It’s a bit of a cliché to say that mental health is the Cinderella service of the NHS but it’s essentially true. There is a real institutional bias against mental health. It loses out financially when budgets are tight for local commissioners and significant advances on choice and access for patients introduced by the Labour Government left out mental health.
In the time I have available to me as Care Minister, I am determined to do everything I can to combat this and the update of the Government’s Mandate – which sets out the Government’s priorities from the NHS – published yesterday, marks a significant advance in achieving that ambition.
First, it’s important to be clear that across the country there are many places where support and care for people with mental health problems is excellent. Recently, I visited a brilliant early intervention youth service in Accrington which provides talking therapies for people with severe mental illness. It was incredibly moving to hear the testimony of young people and their parents about the overwhelmingly positive impact that this service had on their lives.
I heard from the father of a young man treated there, who spoke of the temptation to not take mental illness seriously. Once he’d admitted his son had a problem and sought help, he’d allowed real – and once unthinkable – transformation to take effect. The smile now on his son’s face, and the glowing pride on his own, were testament to the life-changing work of these therapists. Organisations like the service in Accrington show just what can be done.
But in too many parts of the country the situation is very different. The previous government introduced a standard that an NHS patient who needs treatment for a physical problem will be seen within a maximum of 18 weeks. But people who use most mental health services have no such access standards. So, for example, someone with an eating disorder has no idea how long they might have to wait for treatment. Waiting times are enormously variable around the country. We need to change this. We need to end this discrimination.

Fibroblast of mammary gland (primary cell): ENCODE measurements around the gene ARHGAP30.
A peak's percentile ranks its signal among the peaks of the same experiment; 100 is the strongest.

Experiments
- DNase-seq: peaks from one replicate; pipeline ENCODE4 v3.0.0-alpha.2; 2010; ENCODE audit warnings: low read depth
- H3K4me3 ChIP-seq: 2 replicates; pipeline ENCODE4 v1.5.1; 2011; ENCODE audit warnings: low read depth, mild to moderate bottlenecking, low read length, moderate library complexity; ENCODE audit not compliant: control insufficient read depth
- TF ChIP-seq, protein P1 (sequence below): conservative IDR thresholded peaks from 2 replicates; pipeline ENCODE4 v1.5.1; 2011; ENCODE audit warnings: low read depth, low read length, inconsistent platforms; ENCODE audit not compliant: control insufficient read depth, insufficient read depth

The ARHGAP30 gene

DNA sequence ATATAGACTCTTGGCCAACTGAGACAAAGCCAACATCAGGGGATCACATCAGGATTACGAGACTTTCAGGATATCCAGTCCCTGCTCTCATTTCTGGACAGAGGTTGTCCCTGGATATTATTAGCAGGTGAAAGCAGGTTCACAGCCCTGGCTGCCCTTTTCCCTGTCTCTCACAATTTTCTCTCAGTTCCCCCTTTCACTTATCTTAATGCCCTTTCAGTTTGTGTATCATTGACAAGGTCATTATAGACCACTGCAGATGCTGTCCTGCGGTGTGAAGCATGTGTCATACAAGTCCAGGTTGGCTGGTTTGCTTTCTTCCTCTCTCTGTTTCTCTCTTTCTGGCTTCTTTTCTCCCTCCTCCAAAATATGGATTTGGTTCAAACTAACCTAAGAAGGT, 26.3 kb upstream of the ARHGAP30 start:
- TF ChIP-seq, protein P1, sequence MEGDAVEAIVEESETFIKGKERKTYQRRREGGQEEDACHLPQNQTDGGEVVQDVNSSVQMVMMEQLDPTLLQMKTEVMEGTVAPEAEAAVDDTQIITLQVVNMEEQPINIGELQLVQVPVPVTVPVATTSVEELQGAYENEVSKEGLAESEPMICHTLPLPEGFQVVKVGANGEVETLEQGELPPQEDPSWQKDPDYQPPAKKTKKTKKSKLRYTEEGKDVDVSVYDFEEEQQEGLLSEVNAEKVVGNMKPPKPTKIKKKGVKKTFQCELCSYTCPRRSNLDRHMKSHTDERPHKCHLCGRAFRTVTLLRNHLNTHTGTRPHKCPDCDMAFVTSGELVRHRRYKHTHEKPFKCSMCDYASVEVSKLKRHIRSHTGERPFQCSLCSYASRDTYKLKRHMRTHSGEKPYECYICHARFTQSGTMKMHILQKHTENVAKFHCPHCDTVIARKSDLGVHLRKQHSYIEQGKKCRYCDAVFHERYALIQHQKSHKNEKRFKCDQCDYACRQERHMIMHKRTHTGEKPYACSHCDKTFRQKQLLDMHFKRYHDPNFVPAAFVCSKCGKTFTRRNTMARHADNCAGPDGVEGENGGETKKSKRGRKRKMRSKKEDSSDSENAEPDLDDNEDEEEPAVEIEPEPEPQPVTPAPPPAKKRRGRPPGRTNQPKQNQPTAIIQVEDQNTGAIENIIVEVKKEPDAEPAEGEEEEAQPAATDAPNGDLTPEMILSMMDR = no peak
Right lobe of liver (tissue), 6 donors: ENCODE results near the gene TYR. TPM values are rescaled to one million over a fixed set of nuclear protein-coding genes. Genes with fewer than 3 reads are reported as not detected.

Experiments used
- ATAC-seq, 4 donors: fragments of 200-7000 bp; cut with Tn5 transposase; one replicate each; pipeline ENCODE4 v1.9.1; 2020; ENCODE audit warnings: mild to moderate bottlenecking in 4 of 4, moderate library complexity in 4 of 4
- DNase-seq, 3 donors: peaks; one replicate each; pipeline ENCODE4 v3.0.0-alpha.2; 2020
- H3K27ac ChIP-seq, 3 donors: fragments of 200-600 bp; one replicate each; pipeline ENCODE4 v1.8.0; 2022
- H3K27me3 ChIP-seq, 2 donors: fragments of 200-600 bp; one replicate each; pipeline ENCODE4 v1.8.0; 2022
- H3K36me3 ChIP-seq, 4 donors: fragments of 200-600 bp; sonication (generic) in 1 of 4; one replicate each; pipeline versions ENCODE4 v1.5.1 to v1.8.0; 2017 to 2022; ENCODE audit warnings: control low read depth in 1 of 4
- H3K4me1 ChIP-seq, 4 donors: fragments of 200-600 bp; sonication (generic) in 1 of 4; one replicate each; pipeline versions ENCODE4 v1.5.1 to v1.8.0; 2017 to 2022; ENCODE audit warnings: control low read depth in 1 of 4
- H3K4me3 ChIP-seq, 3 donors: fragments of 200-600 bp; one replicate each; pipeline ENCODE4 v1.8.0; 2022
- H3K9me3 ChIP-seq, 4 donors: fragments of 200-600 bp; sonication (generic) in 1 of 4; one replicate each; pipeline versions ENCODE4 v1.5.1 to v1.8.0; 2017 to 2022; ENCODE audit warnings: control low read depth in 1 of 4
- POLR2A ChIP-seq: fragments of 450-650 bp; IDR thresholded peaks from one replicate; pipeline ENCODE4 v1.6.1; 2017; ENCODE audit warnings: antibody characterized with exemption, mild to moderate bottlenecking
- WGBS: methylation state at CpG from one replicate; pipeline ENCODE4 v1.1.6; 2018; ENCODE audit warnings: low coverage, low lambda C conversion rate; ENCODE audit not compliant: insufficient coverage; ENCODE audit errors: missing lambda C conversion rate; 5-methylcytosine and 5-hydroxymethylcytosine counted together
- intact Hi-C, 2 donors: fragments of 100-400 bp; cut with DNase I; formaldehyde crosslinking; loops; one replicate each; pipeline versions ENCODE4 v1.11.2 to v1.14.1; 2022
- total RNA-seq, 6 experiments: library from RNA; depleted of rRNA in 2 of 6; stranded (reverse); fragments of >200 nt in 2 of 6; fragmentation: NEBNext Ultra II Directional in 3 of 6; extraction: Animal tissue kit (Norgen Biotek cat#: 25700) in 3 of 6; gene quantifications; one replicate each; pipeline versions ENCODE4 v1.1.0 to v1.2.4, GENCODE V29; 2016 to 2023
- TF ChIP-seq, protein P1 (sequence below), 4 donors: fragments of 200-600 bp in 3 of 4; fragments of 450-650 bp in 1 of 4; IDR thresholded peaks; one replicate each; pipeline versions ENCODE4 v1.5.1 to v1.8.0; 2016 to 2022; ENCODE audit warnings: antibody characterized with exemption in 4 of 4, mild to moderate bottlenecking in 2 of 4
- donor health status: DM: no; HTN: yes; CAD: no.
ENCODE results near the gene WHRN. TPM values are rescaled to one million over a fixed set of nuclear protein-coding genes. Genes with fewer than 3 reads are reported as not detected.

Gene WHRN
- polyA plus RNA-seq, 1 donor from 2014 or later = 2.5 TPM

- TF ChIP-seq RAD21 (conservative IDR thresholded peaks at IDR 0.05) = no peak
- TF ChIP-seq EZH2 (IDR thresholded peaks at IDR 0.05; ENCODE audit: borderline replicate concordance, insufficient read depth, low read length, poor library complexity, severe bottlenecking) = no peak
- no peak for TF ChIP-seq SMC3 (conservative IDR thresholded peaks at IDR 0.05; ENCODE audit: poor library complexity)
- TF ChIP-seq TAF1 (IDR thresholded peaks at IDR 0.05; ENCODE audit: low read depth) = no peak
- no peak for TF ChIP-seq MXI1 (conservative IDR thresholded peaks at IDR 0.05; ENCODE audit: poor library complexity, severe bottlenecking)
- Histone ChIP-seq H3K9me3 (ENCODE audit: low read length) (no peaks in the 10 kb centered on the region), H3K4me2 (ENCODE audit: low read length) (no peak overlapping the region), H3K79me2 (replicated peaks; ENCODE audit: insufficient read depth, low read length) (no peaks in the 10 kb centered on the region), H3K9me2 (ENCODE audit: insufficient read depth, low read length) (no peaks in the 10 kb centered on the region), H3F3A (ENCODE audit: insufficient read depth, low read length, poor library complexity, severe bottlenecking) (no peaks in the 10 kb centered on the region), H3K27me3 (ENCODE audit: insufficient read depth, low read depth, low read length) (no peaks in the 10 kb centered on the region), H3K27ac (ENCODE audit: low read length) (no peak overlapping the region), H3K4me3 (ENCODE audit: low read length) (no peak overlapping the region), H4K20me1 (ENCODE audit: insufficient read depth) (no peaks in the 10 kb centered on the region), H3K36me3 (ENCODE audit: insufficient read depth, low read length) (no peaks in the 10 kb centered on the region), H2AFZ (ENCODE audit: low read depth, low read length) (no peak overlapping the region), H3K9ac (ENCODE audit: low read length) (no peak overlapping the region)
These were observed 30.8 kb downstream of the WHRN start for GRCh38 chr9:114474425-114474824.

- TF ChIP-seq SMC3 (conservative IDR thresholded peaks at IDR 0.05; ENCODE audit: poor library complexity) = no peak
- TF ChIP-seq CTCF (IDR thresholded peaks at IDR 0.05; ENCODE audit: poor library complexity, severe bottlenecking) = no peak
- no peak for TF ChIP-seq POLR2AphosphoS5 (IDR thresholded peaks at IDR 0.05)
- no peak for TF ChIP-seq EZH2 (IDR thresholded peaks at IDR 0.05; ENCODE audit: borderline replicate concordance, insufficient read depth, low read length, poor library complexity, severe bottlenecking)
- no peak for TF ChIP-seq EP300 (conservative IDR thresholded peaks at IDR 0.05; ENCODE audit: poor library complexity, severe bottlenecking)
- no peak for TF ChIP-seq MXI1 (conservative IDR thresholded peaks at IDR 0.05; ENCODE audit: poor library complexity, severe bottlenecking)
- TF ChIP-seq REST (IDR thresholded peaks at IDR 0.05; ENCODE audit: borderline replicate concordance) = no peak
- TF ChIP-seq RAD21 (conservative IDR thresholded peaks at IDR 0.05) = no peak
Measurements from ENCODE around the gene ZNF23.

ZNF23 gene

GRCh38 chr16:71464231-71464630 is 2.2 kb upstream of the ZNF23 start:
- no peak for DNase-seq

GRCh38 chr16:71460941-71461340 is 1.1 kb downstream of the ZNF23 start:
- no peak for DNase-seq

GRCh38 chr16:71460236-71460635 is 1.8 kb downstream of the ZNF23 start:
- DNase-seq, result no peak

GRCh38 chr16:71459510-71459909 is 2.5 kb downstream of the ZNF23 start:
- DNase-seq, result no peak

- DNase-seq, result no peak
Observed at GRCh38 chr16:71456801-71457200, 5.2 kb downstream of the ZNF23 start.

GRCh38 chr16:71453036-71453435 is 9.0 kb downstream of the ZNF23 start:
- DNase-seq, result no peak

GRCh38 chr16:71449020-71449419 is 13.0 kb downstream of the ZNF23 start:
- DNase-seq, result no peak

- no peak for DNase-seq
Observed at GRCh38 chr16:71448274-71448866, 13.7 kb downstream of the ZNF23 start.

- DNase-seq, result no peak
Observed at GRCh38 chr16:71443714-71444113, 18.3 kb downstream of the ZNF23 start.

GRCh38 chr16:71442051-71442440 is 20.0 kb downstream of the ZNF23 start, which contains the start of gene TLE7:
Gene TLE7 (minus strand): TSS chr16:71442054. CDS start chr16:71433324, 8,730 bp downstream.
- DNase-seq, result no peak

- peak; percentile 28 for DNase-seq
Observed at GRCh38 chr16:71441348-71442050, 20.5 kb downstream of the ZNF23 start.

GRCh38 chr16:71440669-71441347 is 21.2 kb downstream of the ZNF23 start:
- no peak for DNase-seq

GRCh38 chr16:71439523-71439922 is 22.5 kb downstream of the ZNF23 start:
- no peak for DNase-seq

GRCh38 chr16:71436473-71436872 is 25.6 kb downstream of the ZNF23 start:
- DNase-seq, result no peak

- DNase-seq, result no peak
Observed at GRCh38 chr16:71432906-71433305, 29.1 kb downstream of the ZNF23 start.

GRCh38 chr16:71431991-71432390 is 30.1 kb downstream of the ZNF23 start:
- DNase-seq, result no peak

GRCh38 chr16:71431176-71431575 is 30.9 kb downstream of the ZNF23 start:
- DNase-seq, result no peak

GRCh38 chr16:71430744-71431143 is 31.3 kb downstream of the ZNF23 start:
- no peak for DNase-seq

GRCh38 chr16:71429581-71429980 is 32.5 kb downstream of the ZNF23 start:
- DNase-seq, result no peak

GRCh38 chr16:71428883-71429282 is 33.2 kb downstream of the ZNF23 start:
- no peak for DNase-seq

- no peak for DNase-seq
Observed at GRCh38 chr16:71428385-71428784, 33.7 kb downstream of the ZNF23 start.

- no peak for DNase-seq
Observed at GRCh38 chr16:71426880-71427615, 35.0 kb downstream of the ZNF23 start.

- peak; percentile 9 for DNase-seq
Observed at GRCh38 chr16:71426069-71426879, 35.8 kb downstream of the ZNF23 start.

Mental illness is the biggest cause of disability in the UK – more than heart disease or cancer. Shockingly, people with a severe mental health illness on average die 15 to 20 years earlier than the general population. But only about 11% of the NHS budget was spent on NHS services to treat mental health problems during 2010 to 2011 and the money spent on mental health doesn’t focus sufficiently on early intervention and preventing a deterioration of health. As Liberal Democrats, we cannot stand by and allow this to continue. This is a fundamental issue of fairness in our society.
So the update to the government’s Mandate marks a significant moment in ending the bias against mental health. In print, for patients, doctors, and nurses to see, it says that NHS England’s objective is to put mental health on a par with physical health and to close the health gap between people with mental health problems and the population as a whole.
The Mandate also includes our commitment to introduce for the first time new waiting time and access standards for mental health services from 2015. There is also a really important declaration that crisis services for mental health should be “at all times as accessible, responsive and high quality as other health emergency services”.
But we also need to create a cultural change in the NHS and care systems in order to remove the stigma which surrounds mental health across society.
For those who are still unconvinced by the urgent need for change and for mental health to be treated as seriously as physical health, let me finish with one sobering thought. One in four of us will experience a mental health problem in our lifetime. The truth is that this affects us all and we cannot afford to ignore it. For many years Liberal Democrats have campaigned to get a fair deal for those with mental health conditions. As minister, I am glad to be working to deliver on that.
* Norman Lamb MP is Liberal Democrat Minister of State at the Department of Health